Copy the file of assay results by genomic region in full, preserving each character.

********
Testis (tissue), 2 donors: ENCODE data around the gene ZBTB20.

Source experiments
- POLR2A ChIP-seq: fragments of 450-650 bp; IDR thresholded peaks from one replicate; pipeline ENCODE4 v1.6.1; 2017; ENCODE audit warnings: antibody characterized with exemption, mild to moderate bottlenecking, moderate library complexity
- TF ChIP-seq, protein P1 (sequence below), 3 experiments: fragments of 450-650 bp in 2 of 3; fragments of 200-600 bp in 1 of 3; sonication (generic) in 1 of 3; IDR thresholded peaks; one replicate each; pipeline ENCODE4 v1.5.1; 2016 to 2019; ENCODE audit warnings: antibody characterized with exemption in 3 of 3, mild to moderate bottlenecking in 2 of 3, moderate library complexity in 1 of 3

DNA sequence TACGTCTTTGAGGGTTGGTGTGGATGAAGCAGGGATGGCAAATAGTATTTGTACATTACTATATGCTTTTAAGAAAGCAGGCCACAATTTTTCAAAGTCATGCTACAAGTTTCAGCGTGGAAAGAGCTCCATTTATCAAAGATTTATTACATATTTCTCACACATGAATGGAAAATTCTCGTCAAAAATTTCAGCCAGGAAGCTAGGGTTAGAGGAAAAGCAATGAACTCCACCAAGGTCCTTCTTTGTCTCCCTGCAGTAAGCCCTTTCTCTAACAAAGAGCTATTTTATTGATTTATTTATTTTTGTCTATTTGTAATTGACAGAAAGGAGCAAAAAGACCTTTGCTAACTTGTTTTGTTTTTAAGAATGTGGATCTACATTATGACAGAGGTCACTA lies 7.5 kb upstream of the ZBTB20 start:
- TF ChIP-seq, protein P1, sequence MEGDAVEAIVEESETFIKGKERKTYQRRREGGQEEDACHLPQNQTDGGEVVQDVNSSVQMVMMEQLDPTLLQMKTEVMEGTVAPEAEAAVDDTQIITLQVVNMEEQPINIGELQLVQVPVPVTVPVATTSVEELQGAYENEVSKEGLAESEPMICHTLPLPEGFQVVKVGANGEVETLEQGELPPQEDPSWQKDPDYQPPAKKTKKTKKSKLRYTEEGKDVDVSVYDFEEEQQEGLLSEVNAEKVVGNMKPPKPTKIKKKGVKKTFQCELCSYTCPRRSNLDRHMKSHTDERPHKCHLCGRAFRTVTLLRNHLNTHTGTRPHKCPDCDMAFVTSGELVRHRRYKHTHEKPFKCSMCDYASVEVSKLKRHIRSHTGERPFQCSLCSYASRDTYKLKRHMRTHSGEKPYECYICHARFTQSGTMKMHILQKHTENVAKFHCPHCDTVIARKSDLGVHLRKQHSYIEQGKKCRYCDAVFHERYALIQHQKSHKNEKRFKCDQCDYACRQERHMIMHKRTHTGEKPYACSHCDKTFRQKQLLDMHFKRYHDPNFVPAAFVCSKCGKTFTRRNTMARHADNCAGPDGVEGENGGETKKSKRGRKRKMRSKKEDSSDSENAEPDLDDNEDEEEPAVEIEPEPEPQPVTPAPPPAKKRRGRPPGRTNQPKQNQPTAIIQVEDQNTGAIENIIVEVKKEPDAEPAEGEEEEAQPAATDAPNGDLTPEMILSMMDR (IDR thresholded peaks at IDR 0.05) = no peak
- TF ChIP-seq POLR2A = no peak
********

Testis (tissue), 2 donors: ENCODE data around the gene ZBTB20.

Source experiments
- POLR2A ChIP-seq: fragments of 450-650 bp; IDR thresholded peaks from one replicate; pipeline ENCODE4 v1.6.1; 2017; ENCODE audit warnings: antibody characterized with exemption, mild to moderate bottlenecking, moderate library complexity
- TF ChIP-seq, protein P1 (sequence below), 3 experiments: fragments of 450-650 bp in 2 of 3; fragments of 200-600 bp in 1 of 3; sonication (generic) in 1 of 3; IDR thresholded peaks; one replicate each; pipeline ENCODE4 v1.5.1; 2016 to 2019; ENCODE audit warnings: antibody characterized with exemption in 3 of 3, mild to moderate bottlenecking in 2 of 3, moderate library complexity in 1 of 3

DNA sequence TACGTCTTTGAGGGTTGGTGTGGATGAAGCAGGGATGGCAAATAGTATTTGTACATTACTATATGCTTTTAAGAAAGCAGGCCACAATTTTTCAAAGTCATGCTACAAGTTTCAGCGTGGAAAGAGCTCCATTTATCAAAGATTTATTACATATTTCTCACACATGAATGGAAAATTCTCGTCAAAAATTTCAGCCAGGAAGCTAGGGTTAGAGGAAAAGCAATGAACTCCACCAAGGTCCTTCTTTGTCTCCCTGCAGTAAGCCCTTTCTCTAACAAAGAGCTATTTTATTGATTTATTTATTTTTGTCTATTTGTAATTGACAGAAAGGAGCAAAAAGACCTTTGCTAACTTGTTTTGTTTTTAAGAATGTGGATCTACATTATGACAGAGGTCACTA lies 7.5 kb upstream of the ZBTB20 start:
- TF ChIP-seq, protein P1, sequence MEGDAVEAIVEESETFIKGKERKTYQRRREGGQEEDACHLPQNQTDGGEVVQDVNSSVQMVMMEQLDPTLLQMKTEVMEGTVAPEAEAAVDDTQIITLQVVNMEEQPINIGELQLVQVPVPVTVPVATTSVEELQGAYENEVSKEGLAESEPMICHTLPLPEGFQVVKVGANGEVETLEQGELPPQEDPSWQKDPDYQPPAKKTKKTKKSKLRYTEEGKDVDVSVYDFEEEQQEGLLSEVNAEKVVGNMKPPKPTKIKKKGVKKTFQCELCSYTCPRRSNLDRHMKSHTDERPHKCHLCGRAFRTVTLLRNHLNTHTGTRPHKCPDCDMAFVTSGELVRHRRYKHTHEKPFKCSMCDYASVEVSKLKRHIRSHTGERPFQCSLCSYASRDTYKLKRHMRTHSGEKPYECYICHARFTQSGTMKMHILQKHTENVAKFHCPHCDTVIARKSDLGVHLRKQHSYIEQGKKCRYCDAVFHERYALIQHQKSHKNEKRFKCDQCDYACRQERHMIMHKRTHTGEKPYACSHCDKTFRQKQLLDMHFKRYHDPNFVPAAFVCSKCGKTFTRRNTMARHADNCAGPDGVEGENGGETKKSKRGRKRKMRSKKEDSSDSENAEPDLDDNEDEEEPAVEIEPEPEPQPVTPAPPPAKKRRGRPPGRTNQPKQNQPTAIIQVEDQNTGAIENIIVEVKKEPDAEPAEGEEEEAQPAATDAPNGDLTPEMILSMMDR (IDR thresholded peaks at IDR 0.05) = no peak
- TF ChIP-seq POLR2A = no peak